VALLEY — This time of year often makes for a great time to get outdoors to be active as summer temperatures begin to drop, but before colder temperatures set in. Warm weather is also connected with higher risk of foodborne illness so it’s important to focus on ways to keep food safe in outdoor settings. This requires planning and consideration prior to going hiking or camping, but taking the extra steps will be worth it to prevent those “bad bugs” from spoiling the fun.
Elderly persons, pregnant women, young children and immune-compromised individuals are more vulnerable to foodborne illness so it is especially important for these individuals or their caregivers to follow recommended food safety practices as follows:
Clean Hands – Handwashing is the best way to prevent spread of germs but it is usually more challenging in outdoor environments;
* Use soap and warm water when possible.
* Scrubbing the entire hand is a key step in handwashing, especially in less-than-ideal conditions.
* Hand sanitizer or wipes can be used if soap and water are unavailable; however, they are not as effective in destroying viruses.
Clean Water and Contact Surfaces - Cleanliness includes using a clean water source. Even the most pristine-looking water can be contaminated by microscopic pathogens.
* Always filter or boil water for safe drinking and dishwashing.
* Choose a method appropriate for potential risks in your water source and follow the instructions carefully.
* It’s important to know that in our state at higher elevations, water will boil at lower temperatures so allow for extra cooking time.
* When camping, boil a pot of water while enjoying your meal to have ready for washing dishes afterwards.
* Keep dishes and food prep area clean, and separate raw products from other foods to avoid cross-contamination. Raw meats should be sealed in separate packages or double bagged.
* Don’t put cooked meats or ready-to-eat foods on dishes that held raw meats and wash utensils before reusing.
Check Time and Temperature - Bacteria can grow rapidly between 40F and 140F and Colorado summer and fall temperatures often fall within this “Danger Zone.” Before food is cooked or after it has been prepared, limit the amount of time that perishable foods are left out to “no more than two hours or one hour if the outdoor temperature is 90F or higher.” Some bacteria produce toxins that cannot be destroyed by heating, making it especially important to keep foods such as cut fruit and vegetables, ready-to-eat-salads, milk products, poultry, eggs, and meats at safe temperatures.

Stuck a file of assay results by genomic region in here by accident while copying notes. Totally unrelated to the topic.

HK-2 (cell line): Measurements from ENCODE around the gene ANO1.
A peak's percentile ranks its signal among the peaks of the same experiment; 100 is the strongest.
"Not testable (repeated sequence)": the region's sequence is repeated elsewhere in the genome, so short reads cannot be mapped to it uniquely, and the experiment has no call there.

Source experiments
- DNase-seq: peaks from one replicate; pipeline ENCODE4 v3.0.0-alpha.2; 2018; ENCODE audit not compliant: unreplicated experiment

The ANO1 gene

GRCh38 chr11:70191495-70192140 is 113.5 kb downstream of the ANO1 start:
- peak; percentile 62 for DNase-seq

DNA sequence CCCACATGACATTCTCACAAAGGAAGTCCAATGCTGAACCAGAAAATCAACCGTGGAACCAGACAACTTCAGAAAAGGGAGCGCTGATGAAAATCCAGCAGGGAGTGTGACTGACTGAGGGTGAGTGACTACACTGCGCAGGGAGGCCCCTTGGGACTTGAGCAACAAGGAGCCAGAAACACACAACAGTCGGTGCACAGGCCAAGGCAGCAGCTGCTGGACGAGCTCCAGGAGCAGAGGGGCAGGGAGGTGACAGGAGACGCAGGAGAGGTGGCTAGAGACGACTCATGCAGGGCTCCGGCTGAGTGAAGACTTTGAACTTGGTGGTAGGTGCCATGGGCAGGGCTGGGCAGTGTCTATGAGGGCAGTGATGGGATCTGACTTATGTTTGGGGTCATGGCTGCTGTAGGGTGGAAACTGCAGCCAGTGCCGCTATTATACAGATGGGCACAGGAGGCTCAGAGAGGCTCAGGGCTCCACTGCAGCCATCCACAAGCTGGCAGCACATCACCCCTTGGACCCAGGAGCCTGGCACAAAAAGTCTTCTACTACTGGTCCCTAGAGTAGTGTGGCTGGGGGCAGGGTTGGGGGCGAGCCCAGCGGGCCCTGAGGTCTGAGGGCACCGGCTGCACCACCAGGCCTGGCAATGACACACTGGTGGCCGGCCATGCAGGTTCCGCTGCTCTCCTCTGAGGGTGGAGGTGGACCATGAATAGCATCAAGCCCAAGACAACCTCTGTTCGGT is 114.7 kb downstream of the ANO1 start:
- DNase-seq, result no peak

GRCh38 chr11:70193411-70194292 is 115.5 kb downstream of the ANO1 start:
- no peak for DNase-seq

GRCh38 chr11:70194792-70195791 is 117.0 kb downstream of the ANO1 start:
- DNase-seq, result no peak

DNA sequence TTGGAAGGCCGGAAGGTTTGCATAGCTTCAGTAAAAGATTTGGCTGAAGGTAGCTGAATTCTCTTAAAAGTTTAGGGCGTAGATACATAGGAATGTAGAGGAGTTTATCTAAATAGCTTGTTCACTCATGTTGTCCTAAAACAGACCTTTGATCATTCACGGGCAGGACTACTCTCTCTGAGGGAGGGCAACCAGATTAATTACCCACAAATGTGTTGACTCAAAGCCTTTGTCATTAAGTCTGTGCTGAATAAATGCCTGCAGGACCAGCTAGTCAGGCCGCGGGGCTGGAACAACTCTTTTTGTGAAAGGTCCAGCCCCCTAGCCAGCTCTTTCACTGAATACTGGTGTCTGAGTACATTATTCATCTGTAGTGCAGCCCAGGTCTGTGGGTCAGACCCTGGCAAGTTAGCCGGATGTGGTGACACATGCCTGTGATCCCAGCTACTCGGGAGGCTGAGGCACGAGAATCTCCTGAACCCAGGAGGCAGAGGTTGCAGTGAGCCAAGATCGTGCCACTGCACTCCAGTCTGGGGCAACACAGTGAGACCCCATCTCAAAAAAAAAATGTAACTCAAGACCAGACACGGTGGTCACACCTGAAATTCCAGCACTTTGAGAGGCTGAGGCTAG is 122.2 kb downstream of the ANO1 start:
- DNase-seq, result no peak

* Keep cold foods cold and heat hot foods to appropriate temperatures.
* Do not bring raw meat, including poultry, products unless you can keep them at proper temperatures until use (40F).
* If perishables are kept cold in a cooler, then cook thoroughly to USDA Safe Minimum Internal Temperature guidelines.
* The best way to know if food has reached a safe cooking temperature is bring a meat thermometer and use it!
Plan Ahead – Prepping foods at home can make outdoor trips more manageable, like cracking raw eggs into a leak-proof container, as long as these foods are help at 40F or below until ready to use. When organizing a longer trip, consider freezing cold foods to pack in a cooler and use early in your trip, and plan to enjoy nonperishable or dehydrated foods later in your trip. For short excursions or for those times when you can’t bring a cooler, shelf-stable snack foods like meal replacement bars, trail mix, whole fresh fruit, or a simple peanut butter and jelly sandwich can be safe and nourishing options.
For more information contact Mary Ellen Fleming at 852-7381, or visit the CSU Extension Office for the San Luis Valley Area at 1899 E. Hwy 160 in Monte Vista. Please feel free to visit our website at: http://sanluisvalley.colostate.edu for information about services provided.
Extension programs are available to all without discrimination, Colorado State University Extension, U.S. Department of Agriculture and Colorado Counties cooperating.